'Sudanese Govt. trying to silence aid workers'
Rights and aid groups say the arrests of two officials from an international humanitarian group that spoke out about rapes in Darfur show how far the Sudanese Government will go to keep news of atrocities off the world's front pages.
"They don't want witnesses to what is going on in Darfur," said John Ashworth, a human rights researchers who has followed Sudan for 22 years. "The Government is clearly complicit in what is going on, and they don't want foreign voices shouting about it.''
The foreign workers feeding, clothing and succouring the people of Darfur have an all too intimate view of the region's horrors. The Dutch branch of Medecins Sans Frontieres, for example, based much of its March report on rape on what doctors treating victims had seen and heard.
MSF said its doctors collected medical evidence of 500 rapes over 4 1/2 months, and that more than 80 percent of the victims reported that their attackers were soldiers or members of government-allied militia. The Sudanese Government is accused of responding to a two-year-old rebellion in Darfur with a counterinsurgency campaign in which militiamen known as Janjaweed committed abuses - including killings, rape and arson - on such a scale that some have labelled what is happening there genocide.
On Monday, the Medecins Sans Frontieres overall Director for Sudan, was charged with spreading false information and told not to leave the country pending trial. On Tuesday, its Darfur coordinator was detained and brought to the capital.
Spokeswoman Susanne Staals, said there are situations in which her group, also known as Doctors Without Borders, would confine itself to delivering aid and not also work to spread information. But MSF could not remain silent on Darfur "because the scale of the violence is immense and no action is being taken to protect victims,'' she said in a telephone interview from Amsterdam.
Leslie Lefkow, a Human Rights Watch researcher who has tracked developments in Darfur, said targeting Medecins San Frontieres was part of a pattern that included the arbitrary arrest and detention of or threats against more than 20 workers from several foreign agencies over the last six months.
Tinke Ceelen, Director of a Dutch agency that advocates for the rights of refugees and displaced people around the world, is among those who have been detained. Ceelen said she, a colleague and four journalists who had been recording interviews with displaced people in Darfur were stopped in December as they prepared to fly out.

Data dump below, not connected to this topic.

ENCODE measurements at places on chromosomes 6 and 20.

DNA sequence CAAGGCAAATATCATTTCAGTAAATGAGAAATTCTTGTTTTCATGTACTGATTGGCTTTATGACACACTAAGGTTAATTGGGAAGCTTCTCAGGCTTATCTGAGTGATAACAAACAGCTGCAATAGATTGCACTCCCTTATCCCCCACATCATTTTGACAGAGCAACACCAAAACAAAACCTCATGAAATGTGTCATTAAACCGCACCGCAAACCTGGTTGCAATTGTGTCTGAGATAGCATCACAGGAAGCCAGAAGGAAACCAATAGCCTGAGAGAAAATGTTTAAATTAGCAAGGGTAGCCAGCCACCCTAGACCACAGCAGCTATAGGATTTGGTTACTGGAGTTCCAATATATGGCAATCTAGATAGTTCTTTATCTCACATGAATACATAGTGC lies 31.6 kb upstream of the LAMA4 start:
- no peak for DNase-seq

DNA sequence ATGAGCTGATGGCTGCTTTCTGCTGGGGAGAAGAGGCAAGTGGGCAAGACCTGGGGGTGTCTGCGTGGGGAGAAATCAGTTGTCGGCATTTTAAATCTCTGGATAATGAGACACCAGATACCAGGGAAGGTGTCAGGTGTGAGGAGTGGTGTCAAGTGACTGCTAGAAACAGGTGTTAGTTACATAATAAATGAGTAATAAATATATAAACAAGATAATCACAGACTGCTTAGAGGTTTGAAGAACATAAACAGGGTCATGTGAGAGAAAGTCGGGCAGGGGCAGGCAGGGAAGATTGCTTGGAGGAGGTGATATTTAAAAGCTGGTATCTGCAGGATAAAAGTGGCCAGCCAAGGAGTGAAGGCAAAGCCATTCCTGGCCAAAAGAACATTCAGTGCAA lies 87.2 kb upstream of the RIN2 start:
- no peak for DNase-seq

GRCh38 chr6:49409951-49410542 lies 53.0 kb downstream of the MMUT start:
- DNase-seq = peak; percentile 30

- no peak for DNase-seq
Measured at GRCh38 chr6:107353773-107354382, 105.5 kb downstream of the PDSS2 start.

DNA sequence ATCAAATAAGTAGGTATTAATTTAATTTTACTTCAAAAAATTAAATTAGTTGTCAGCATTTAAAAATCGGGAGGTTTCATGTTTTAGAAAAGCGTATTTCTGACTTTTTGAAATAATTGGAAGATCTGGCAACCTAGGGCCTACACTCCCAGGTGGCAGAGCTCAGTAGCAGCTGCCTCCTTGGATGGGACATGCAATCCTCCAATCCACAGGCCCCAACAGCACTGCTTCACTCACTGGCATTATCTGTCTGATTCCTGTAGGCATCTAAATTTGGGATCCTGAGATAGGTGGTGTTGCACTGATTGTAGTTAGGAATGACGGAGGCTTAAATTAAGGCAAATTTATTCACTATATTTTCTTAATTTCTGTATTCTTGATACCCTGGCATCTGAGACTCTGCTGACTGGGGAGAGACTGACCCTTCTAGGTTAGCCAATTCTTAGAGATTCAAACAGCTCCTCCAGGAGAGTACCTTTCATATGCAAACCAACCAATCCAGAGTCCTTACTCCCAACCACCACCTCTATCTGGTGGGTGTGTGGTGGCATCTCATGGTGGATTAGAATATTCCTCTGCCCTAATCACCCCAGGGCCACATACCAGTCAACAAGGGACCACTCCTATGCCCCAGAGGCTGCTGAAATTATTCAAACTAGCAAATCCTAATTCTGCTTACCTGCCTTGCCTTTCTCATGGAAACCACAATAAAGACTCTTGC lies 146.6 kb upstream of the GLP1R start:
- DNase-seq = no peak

Their tapes and other materials were confiscated, and they were interrogated over several days and told they faced the death penalty on espionage charges. Ceelen credited pressure from her own Government and others for their release, which came after they recorded apologies for unwittingly violating Sudanese rules.
"It was all very ugly,'' said Ceelen, adding Sudanese officials told her several times during her detention that they were angry at how the conflict was being portrayed in the foreign press, and seemed to blame foreign aid workers.
"I'm convinced it's part and parcel of an ongoing intimidation campaign against relief workers,'' Ceelen said of her detention.
Lefkow said aid workers and foreign journalists also were finding it increasingly difficult to get permission to visit Sudan, all part of what she called an attempt "to draw the veil over Darfur so that it drops off the international agenda.''
Sudanese officials denied there was a campaign to interfere with aid agencies' work.
"There should not be any mixing of legal action taken against somebody and humanitarian action,'' Ahmed Adam, an official in Sudan's Ministry of Humanitarian Affairs, told The Associated Press on Tuesday. "Legal procedures here or anywhere in the world are no impediment to humanitarian work.''
In Geneva, human rights chief Lousie Arbour, said on Tuesdaythat targeting the humanitarian community for doing its work "will not only do a disservice to the people of Darfur; it will draw attention away from the real criminals, those who continue to rape, kill and pillage with impunity.''
Journalists working in Darfur have found aid workers willing to talk about the atrocities they have witnessed and been told about, but often on condition of anonymity, not even allowing the names of their organizations to be used. They say they fear that if the Sudanese government knew who was speaking out, it would punish them by barring them from working in Darfur.
For months after the conflict broke out in early 2003, Sudanese officials severely limited international aid organizations' access to Darfur. Humanitarian workers were only allowed in after protracted negotiations and international pressure, and many feel their status remains precarious.
"We hope we can continue our work and continue to speak out,'' MSF's Staals said, adding the world must know what is happening in Darfur so that it can be moved to act and stop the violence.
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